That term is being used, with increasing frequency (and, naturally, decreasing specificity), to describe a new generation of personal productivity applications – the would-be successors to the component applications of the ubiquitous Microsoft Office. Office 2.0 applications are delivered as services over the internet, running in most cases within the user’s web browser. Many such “web apps” are already available, ranging from Google’s Writely word processor to Dan Bricklin’s wikiCalc spreadsheet program to Zoho’s Show presentation creator. They are, by design and necessity, much simpler than traditional “desktop apps,” and because they run on the internet they are in many ways (though not in all ways) more conducive to collaboration among many users. They are also, in general, easier to integrate with other popular Web 2.0 formats and tools such as tags, wikis and blogs.

Sun’s Plans

Robert Cringely writes:

It is an interesting idea, essentially giving away hardware in exchange for signing long-term service agreements, trading hardware margins for service margins. I hope it works, really, but I doubt that it will. And the reason it is likely to fail is Schwartz’s glib lack of understanding of his own people, who will tend to resist this change even if it means the death of their company.

Applications can be moved to faster servers, to multiprocessor servers, and ultimately to clusters of servers working together. But unless your application was designed to be distributed, the return in added application power from each added processor decreases until at eight processors or so it often isn’t worth adding any more machines to the grid. Google can do it, sure. Google can cooperatively run tens of thousands of servers, dividing among them a single task, but what makes Google different from you or me is that company’s 1000+ computer scientists who built the massively distributed system and keep it running.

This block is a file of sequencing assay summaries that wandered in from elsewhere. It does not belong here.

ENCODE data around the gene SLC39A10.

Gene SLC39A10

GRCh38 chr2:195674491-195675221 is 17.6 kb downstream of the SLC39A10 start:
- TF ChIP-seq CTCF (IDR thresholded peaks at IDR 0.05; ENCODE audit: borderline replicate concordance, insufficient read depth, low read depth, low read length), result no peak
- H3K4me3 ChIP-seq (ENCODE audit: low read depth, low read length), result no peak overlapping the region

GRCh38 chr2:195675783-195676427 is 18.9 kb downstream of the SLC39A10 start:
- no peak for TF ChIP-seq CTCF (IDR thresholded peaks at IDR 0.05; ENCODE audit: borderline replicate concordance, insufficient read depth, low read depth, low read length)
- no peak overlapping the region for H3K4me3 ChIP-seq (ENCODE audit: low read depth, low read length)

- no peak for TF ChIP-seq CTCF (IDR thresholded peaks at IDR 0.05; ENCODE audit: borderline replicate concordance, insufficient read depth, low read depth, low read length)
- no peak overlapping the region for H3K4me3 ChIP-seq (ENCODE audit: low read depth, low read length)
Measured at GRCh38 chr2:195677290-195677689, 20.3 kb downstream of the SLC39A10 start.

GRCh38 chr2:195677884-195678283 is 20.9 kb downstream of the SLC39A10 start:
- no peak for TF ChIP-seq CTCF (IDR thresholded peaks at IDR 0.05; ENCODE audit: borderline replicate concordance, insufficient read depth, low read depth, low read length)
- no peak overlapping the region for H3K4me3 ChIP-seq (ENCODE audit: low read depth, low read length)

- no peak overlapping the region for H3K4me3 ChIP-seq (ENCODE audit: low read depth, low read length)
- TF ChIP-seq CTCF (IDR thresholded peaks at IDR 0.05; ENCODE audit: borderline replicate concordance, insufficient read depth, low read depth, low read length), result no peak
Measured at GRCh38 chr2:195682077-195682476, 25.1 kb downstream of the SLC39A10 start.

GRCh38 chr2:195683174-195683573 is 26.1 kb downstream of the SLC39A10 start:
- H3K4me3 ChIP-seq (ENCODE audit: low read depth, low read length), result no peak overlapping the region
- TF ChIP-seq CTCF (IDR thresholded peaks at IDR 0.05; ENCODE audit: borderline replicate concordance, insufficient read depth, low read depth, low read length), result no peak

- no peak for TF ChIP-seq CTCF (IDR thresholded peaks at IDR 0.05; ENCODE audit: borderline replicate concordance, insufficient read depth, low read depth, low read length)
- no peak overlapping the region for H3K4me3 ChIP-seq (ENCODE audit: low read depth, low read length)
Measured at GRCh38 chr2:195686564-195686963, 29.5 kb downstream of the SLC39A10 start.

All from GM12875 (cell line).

Where’s Googlization for the rest of us? It’s called Appistry.

Google’s IT Strategy

Information Week writes:

Google managers tend to be reticent on the subject of IT strategy, they’re loath to talk about specific vendors or products, and they clam up when asked about their servers and data centers. But a day spent with some of the company’s IT leaders reveals there’s more to Google’s IT operations than a search engine running on a massive server farm. Behind the seeming simplicity is a mash-up of internally developed software, made-to-order hardware, artificial intelligence, obsession with performance, and an unorthodox approach to people management.

There’s a lesson in Google’s IT philosophy for other companies: Shun the herding instinct that leads toward the same systems and software everyone else is using. There may well be competitive advantages in doing things your own way.

Larry Ellison Interview